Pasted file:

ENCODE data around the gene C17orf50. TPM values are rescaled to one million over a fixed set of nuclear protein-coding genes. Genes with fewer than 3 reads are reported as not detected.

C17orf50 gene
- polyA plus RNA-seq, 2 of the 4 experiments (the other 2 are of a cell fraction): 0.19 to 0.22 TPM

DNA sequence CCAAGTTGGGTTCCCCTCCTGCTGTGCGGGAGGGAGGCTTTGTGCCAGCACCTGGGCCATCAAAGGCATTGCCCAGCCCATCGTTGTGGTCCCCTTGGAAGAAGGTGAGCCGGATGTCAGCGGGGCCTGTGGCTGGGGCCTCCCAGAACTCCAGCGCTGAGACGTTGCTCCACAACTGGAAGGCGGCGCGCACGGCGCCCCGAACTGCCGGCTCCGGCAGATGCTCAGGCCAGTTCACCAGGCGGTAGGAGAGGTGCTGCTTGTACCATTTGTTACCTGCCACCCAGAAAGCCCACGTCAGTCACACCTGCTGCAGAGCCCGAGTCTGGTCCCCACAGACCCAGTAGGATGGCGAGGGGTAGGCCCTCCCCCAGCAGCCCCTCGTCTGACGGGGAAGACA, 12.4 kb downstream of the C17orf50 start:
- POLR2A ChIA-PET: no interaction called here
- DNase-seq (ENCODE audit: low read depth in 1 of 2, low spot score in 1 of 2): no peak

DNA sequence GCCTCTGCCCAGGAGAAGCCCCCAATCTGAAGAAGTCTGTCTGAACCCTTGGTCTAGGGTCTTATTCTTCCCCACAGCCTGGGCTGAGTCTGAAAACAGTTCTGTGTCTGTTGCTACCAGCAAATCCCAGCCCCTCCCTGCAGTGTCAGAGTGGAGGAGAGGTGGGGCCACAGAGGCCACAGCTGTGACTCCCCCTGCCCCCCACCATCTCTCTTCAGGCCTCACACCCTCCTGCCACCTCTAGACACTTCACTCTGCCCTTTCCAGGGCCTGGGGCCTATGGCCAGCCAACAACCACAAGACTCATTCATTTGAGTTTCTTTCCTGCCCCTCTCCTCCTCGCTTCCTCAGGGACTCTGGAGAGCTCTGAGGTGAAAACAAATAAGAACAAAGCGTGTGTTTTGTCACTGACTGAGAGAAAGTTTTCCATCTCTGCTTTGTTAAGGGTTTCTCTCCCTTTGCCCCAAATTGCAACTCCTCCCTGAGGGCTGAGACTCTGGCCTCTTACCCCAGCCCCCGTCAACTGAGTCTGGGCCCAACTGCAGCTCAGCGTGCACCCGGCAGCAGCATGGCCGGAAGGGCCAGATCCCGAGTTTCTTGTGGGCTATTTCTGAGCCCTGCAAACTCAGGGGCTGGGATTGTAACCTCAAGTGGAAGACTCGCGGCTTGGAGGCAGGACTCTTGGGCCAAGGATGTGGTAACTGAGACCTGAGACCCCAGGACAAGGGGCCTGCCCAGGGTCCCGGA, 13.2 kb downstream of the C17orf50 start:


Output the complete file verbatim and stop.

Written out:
ENCODE data around the gene C17orf50. TPM values are rescaled to one million over a fixed set of nuclear protein-coding genes. Genes with fewer than 3 reads are reported as not detected.

C17orf50 gene
- polyA plus RNA-seq, 2 of the 4 experiments (the other 2 are of a cell fraction): 0.19 to 0.22 TPM

DNA sequence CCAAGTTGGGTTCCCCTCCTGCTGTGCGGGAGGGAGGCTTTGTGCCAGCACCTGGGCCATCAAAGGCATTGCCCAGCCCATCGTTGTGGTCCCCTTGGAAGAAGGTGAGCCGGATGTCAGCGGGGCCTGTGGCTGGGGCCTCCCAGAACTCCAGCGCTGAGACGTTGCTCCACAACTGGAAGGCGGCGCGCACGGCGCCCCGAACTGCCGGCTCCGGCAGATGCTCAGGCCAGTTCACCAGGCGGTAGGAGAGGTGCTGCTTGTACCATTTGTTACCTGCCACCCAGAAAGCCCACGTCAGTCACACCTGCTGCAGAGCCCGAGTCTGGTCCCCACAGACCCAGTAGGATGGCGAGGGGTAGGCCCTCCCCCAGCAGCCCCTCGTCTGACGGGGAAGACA, 12.4 kb downstream of the C17orf50 start:
- POLR2A ChIA-PET: no interaction called here
- DNase-seq (ENCODE audit: low read depth in 1 of 2, low spot score in 1 of 2): no peak

DNA sequence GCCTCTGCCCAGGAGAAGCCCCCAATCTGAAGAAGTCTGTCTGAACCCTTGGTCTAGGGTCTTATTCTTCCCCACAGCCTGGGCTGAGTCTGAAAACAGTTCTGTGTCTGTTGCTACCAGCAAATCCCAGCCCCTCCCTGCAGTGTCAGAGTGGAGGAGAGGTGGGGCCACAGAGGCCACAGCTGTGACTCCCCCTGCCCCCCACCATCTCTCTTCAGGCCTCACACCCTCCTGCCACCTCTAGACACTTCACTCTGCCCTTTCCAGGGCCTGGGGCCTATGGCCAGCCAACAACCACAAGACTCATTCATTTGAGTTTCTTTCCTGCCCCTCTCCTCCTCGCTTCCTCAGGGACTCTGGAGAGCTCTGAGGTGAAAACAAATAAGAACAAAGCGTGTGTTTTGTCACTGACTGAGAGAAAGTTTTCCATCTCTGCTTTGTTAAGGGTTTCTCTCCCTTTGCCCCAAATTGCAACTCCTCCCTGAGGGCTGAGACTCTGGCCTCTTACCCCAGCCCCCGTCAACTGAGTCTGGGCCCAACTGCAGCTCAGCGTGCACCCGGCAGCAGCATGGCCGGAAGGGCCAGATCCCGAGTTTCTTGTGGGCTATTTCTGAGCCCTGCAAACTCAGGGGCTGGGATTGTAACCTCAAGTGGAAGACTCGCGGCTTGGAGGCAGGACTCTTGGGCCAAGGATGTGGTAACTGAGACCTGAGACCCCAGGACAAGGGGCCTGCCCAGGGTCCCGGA, 13.2 kb downstream of the C17orf50 start: